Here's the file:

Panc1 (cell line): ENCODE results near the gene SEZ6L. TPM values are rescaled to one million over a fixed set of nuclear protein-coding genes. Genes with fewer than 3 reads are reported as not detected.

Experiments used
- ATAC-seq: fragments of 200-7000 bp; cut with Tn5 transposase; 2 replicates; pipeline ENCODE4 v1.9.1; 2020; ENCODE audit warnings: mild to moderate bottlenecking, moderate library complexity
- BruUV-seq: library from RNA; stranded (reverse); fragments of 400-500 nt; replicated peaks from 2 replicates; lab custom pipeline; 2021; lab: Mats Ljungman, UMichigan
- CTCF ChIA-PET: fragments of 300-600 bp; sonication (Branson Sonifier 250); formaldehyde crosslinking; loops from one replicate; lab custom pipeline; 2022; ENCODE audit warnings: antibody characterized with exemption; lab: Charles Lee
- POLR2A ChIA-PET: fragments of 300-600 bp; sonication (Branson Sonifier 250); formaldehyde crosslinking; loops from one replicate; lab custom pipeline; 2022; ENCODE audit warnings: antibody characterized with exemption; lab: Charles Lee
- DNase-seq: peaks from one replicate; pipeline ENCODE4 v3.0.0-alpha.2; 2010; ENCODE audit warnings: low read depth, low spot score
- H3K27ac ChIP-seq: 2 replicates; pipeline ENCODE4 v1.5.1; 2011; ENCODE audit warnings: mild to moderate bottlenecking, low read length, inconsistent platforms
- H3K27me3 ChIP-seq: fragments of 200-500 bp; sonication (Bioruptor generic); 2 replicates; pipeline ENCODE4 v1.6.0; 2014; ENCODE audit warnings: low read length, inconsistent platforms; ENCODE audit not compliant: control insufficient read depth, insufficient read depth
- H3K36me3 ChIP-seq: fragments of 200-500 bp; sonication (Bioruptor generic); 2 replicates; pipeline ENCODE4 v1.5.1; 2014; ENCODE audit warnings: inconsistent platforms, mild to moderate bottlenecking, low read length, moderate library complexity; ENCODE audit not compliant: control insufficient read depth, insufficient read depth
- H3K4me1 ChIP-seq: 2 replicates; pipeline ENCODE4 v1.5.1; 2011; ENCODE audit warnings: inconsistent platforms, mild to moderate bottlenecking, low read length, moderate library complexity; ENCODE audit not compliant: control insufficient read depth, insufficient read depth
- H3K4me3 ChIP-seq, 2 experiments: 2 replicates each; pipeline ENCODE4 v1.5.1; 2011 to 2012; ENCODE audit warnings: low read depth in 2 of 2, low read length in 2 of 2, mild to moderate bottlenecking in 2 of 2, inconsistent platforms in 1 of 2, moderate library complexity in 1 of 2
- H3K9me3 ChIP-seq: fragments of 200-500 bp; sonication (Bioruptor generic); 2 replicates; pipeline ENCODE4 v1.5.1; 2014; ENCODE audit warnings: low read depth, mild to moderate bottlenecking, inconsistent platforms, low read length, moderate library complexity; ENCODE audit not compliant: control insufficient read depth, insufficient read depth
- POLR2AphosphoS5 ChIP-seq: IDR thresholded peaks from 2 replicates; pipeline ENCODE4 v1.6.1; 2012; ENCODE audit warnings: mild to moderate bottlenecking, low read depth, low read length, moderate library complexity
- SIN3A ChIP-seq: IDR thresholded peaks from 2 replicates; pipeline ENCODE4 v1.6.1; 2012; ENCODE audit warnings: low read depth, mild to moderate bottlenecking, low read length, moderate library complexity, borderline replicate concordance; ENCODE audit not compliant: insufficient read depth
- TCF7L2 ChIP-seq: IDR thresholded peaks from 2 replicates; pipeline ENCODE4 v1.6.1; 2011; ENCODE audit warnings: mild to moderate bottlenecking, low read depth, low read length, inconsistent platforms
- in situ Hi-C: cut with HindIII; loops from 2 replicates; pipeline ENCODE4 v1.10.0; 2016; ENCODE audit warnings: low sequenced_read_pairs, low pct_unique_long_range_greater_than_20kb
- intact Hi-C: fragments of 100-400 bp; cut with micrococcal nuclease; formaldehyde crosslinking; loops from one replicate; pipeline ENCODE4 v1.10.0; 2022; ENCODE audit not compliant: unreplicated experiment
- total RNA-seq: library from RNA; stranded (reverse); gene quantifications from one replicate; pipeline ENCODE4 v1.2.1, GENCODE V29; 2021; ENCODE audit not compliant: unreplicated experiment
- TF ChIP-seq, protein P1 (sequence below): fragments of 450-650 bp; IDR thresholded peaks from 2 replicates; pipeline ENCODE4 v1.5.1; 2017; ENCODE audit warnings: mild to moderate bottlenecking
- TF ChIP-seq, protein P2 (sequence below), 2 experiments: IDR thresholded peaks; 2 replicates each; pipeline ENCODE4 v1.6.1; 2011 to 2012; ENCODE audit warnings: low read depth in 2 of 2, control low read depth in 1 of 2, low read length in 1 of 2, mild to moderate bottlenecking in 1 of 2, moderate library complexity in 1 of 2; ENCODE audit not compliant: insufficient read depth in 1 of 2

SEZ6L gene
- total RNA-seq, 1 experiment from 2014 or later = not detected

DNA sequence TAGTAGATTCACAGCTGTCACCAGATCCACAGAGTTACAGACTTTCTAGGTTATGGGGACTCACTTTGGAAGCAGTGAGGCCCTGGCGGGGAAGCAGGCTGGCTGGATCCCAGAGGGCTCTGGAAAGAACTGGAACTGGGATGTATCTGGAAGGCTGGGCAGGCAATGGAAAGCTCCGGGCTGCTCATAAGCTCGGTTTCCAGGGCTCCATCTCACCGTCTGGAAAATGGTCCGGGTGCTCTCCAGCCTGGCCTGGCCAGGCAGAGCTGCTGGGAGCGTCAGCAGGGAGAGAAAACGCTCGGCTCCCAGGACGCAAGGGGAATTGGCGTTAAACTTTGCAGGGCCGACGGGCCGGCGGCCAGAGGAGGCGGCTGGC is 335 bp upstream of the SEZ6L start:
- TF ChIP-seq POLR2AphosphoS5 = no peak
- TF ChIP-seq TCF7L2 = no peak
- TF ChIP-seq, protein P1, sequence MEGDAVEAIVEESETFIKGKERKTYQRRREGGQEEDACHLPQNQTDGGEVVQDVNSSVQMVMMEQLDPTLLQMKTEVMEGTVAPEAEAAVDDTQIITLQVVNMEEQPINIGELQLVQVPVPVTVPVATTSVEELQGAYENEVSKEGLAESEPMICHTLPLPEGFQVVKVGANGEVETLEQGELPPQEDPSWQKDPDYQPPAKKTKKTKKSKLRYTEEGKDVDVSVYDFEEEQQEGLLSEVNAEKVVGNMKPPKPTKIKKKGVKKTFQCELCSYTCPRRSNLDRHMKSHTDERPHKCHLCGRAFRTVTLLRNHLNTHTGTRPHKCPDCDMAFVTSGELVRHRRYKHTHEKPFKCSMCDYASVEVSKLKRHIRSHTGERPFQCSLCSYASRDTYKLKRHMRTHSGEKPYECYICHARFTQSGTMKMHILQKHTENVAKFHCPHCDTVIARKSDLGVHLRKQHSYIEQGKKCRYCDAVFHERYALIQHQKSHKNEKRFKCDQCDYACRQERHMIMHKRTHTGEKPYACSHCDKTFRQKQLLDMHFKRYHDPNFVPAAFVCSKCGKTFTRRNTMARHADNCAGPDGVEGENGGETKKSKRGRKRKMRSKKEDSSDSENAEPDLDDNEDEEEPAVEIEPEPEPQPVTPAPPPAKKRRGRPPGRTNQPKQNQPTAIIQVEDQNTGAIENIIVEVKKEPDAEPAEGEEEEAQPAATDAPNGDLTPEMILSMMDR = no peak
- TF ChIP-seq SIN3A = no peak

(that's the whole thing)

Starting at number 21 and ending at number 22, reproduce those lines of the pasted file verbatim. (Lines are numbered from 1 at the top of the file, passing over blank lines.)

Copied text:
- TF ChIP-seq, protein P2 (sequence below), 2 experiments: IDR thresholded peaks; 2 replicates each; pipeline ENCODE4 v1.6.1; 2011 to 2012; ENCODE audit warnings: low read depth in 2 of 2, control low read depth in 1 of 2, low read length in 1 of 2, mild to moderate bottlenecking in 1 of 2, moderate library complexity in 1 of 2; ENCODE audit not compliant: insufficient read depth in 1 of 2

SEZ6L gene